Mental health took a huge plunge across the UK after the first month of the Covid-19 lockdown, according to a new study published in The Lancet Psychiatry. While the reason for the decline in mental health is complex, it appears that the socio-economic fallout of the pandemic was arguably the most significant factor.
Researchers asked almost 17,500 people living in the UK about their mental health in the last week of April 2020, during the first month of lockdown, and compared it to average scores before the pandemic. The results were clear: worrying levels of mental stress were seen in notably more people during the lockdown.
The survey found more than 27 percent of study participants reported a level of mental distress that is potentially clinically significant in late April, compared with less than 19 percent of people before the pandemic took hold.
Women appear to have experienced some of the biggest declines in mental health. Around one in three women had reported clinically significant levels of mental distress, compared with one in five men. However, the researchers warned that mental distress in men may manifest differently and this requires further investigation. Other groups that saw significant increases in mental distress were young people aged 16 to 24 years old, people with preschool children, and people living in low-income households.
“While Covid-19 infection is a greater physical health risk to older people, our study suggests that young people’s mental health is being disproportionately affected by efforts to stop transmission of the virus. We would recommend policies focused on women, young people, and those with preschool-aged children as a priority to prevent future mental illness," Professor Kathryn Abel, joint senior author and professor of Psychological Medicine at the University of Manchester, explained in a statement.
The reasons for the decline in mental health were not measured for the study. However, the researchers argue their results are tightly linked to the pandemic’s socioeconomic fallout on mental health inequalities. It's unclear how this situation will play out as lockdown measures continue to ease and some degree of normality returns, although some experts are anticipating "an explosion" of mental health referrals towards the end of this year.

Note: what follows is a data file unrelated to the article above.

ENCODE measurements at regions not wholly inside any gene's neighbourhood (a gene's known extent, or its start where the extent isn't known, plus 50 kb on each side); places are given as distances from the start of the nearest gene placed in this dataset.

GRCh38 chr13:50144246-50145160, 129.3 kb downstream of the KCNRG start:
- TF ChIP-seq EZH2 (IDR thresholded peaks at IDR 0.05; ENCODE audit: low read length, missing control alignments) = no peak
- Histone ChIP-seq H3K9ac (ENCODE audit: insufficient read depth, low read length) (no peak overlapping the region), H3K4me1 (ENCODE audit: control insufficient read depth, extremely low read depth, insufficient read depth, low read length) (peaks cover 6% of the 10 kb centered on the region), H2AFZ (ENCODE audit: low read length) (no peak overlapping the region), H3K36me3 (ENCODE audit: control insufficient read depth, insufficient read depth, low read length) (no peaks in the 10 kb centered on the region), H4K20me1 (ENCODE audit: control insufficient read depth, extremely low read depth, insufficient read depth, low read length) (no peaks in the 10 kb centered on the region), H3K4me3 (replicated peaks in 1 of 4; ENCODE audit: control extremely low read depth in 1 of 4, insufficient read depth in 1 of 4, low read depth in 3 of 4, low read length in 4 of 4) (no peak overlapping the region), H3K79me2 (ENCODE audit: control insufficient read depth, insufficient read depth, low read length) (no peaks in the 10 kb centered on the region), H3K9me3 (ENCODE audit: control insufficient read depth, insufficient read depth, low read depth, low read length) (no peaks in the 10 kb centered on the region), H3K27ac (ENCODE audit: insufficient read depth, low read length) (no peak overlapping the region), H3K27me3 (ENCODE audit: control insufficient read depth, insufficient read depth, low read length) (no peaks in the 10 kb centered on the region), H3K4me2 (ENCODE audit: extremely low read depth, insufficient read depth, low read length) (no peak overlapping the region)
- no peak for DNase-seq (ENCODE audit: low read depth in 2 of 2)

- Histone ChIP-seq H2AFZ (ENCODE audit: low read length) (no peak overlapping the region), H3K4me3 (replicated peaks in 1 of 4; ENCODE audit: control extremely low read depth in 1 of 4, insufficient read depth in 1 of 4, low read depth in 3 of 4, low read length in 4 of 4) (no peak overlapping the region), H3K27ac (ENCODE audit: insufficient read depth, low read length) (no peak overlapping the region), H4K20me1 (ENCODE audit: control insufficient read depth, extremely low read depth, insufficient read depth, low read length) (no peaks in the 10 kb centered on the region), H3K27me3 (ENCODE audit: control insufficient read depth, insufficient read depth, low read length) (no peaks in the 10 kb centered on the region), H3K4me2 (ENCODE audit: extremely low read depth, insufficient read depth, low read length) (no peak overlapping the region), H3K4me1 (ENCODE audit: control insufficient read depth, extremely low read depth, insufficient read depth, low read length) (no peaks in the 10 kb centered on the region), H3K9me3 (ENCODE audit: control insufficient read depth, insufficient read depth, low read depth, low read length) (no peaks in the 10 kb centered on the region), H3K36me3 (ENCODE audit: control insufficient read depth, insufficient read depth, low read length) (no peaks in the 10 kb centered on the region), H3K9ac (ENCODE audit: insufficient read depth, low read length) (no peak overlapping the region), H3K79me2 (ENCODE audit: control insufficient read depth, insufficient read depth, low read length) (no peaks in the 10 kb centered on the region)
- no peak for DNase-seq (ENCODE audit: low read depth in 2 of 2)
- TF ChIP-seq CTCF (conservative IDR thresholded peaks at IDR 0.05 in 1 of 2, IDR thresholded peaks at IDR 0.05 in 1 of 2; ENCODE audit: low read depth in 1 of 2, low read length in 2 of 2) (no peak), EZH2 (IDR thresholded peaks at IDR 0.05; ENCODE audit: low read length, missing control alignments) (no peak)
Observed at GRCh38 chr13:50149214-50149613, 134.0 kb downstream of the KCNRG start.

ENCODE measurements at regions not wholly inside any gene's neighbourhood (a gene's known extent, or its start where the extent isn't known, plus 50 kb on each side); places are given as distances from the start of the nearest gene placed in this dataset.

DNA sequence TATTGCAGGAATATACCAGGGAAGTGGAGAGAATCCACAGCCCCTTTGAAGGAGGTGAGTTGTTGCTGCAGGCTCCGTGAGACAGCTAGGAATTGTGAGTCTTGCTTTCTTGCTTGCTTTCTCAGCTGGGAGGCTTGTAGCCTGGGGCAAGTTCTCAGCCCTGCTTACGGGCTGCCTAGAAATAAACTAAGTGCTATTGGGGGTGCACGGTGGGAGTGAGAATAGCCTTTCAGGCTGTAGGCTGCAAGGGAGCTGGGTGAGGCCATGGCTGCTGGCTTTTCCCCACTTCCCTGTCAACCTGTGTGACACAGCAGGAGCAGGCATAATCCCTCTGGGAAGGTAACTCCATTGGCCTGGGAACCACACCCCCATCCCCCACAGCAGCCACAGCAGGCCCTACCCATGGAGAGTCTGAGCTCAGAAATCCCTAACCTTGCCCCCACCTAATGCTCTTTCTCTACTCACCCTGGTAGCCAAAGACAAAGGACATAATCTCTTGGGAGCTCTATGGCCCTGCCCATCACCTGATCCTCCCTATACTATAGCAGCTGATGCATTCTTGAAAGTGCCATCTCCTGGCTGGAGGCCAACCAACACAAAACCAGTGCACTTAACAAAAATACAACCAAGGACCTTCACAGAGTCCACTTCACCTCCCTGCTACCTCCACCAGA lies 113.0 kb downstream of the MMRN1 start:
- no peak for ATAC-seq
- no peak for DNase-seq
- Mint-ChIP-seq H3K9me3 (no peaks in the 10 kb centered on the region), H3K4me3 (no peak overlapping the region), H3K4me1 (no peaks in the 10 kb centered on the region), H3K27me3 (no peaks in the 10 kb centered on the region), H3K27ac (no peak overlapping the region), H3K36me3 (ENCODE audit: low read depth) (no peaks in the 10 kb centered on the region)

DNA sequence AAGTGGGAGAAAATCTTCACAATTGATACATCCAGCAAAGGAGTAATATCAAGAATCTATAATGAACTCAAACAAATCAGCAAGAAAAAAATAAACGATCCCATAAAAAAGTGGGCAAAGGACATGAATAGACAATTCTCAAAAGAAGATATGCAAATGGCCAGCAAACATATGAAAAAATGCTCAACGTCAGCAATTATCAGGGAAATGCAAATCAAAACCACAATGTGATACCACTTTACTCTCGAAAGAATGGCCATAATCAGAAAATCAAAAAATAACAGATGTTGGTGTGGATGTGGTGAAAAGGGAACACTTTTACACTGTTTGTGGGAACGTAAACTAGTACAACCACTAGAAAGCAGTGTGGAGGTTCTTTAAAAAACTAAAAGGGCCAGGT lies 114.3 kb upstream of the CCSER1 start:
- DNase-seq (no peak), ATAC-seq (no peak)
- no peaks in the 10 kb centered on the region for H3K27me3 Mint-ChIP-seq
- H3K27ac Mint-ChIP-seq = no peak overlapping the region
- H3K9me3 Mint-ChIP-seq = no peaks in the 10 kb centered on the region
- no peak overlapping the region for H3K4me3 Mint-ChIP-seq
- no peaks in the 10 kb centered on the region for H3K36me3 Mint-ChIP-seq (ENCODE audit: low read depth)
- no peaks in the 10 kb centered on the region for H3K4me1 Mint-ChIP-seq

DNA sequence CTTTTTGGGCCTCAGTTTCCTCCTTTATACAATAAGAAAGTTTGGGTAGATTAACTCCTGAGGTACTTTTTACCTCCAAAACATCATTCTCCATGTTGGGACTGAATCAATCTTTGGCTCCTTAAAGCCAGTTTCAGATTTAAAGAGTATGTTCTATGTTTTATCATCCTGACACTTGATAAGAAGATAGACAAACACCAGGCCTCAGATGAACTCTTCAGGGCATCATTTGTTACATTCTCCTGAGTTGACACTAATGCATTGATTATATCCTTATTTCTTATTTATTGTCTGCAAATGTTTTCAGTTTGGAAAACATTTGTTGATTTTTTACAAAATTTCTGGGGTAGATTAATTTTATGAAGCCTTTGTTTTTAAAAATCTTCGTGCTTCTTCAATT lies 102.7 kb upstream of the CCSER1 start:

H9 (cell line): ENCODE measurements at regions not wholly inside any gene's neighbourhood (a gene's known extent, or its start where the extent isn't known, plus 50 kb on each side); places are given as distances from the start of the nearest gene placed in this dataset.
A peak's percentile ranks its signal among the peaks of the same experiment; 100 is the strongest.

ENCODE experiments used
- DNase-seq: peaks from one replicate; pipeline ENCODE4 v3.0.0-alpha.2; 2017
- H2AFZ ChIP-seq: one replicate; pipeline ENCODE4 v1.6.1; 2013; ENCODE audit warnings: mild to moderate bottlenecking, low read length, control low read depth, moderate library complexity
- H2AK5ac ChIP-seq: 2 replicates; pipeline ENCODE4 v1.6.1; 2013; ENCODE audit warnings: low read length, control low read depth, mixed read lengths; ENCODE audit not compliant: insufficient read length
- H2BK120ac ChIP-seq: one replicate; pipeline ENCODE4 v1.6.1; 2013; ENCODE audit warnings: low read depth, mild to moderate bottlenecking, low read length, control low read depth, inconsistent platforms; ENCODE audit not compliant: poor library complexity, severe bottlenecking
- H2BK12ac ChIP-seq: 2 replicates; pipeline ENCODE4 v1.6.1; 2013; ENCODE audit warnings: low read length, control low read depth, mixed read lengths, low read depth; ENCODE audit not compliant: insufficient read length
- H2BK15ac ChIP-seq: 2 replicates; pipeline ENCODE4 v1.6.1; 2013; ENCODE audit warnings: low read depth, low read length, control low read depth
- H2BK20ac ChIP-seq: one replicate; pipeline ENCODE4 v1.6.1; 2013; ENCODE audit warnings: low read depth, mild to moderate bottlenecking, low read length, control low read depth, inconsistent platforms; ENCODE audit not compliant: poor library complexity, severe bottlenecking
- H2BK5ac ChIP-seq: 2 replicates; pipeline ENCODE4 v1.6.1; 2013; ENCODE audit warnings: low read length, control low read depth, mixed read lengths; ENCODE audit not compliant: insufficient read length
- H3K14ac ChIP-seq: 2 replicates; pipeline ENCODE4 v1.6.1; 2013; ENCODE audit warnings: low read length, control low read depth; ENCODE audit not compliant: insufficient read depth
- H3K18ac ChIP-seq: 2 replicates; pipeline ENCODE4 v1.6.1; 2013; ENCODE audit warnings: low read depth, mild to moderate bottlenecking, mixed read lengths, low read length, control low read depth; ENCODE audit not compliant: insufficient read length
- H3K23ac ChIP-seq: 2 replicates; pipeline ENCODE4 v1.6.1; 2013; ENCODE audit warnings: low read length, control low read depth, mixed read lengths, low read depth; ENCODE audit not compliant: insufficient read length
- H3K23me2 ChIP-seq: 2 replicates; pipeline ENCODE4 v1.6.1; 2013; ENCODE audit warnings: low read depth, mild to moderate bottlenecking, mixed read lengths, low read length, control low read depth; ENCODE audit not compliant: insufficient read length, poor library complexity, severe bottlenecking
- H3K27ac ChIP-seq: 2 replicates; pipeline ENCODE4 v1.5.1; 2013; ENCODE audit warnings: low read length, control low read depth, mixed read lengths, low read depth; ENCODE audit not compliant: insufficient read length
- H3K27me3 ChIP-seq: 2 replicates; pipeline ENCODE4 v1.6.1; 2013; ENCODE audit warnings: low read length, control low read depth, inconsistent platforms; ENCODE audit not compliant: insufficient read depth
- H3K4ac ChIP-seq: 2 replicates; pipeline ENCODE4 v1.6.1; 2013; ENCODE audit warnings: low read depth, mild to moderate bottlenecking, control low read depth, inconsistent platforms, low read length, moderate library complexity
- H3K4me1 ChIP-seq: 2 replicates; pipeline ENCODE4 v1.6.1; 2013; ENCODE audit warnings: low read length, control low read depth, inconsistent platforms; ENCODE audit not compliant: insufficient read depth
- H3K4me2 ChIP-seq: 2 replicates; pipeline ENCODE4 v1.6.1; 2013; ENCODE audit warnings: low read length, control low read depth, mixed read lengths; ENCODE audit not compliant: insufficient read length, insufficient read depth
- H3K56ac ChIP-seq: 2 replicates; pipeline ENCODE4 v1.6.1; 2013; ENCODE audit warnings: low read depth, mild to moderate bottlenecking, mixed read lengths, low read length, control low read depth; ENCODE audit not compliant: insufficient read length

“The pandemic has brought people’s differing life circumstances into stark contrast,” Sally McManus, joint senior author and an expert in the measurement of mental health at City, University of London.
“We found that, overall, pre-existing inequalities in mental health for women and young people have widened. At the same time new inequalities have emerged, such as for those living with pre-school children. These findings should help inform social and educational policies aimed at mitigating the impact of the pandemic on the nation’s mental health, so that we can try to avoid a rise in mental illness in the years to come.”
It’s worth considering that much of this data was self-reported by an online survey, although before the pandemic, the questionnaire was carried out in person or over the phone using an interview format. Self-reporting is not necessarily the most effective way to evaluate mental health and many studies have highlighted its shortcomings. For example, men are said to be more reluctant to report mental distress, especially in a self-reported scenario.
Nevertheless, given the restrictions of the Covid-19 outbreak, the study still manages to achieve the first peer-reviewed study to track mental health across a population from before the Covid-19 pandemic and into the early lockdown period.